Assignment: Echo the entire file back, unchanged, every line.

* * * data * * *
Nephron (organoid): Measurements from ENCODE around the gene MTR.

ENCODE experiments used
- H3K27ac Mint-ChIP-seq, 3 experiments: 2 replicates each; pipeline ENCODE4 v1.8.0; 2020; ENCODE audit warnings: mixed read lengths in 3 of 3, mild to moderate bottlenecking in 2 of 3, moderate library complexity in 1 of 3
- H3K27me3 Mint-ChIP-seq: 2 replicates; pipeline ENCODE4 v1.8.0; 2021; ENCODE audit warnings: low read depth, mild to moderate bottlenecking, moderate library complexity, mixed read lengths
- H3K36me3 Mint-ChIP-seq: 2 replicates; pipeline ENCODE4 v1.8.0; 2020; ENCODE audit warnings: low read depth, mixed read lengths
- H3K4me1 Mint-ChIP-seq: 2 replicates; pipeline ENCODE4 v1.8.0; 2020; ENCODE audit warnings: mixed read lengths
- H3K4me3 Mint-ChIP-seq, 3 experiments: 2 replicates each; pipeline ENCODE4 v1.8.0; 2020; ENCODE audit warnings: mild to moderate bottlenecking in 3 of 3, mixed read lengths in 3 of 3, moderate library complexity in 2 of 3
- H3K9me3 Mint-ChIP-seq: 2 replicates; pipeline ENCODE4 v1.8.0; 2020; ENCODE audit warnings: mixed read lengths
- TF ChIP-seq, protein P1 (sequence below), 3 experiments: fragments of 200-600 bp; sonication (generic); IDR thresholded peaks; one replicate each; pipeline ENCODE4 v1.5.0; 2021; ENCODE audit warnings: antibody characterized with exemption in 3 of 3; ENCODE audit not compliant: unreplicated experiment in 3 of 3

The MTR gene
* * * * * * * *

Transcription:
Nephron (organoid): Measurements from ENCODE around the gene MTR.

ENCODE experiments used
- H3K27ac Mint-ChIP-seq, 3 experiments: 2 replicates each; pipeline ENCODE4 v1.8.0; 2020; ENCODE audit warnings: mixed read lengths in 3 of 3, mild to moderate bottlenecking in 2 of 3, moderate library complexity in 1 of 3
- H3K27me3 Mint-ChIP-seq: 2 replicates; pipeline ENCODE4 v1.8.0; 2021; ENCODE audit warnings: low read depth, mild to moderate bottlenecking, moderate library complexity, mixed read lengths
- H3K36me3 Mint-ChIP-seq: 2 replicates; pipeline ENCODE4 v1.8.0; 2020; ENCODE audit warnings: low read depth, mixed read lengths
- H3K4me1 Mint-ChIP-seq: 2 replicates; pipeline ENCODE4 v1.8.0; 2020; ENCODE audit warnings: mixed read lengths
- H3K4me3 Mint-ChIP-seq, 3 experiments: 2 replicates each; pipeline ENCODE4 v1.8.0; 2020; ENCODE audit warnings: mild to moderate bottlenecking in 3 of 3, mixed read lengths in 3 of 3, moderate library complexity in 2 of 3
- H3K9me3 Mint-ChIP-seq: 2 replicates; pipeline ENCODE4 v1.8.0; 2020; ENCODE audit warnings: mixed read lengths
- TF ChIP-seq, protein P1 (sequence below), 3 experiments: fragments of 200-600 bp; sonication (generic); IDR thresholded peaks; one replicate each; pipeline ENCODE4 v1.5.0; 2021; ENCODE audit warnings: antibody characterized with exemption in 3 of 3; ENCODE audit not compliant: unreplicated experiment in 3 of 3

The MTR gene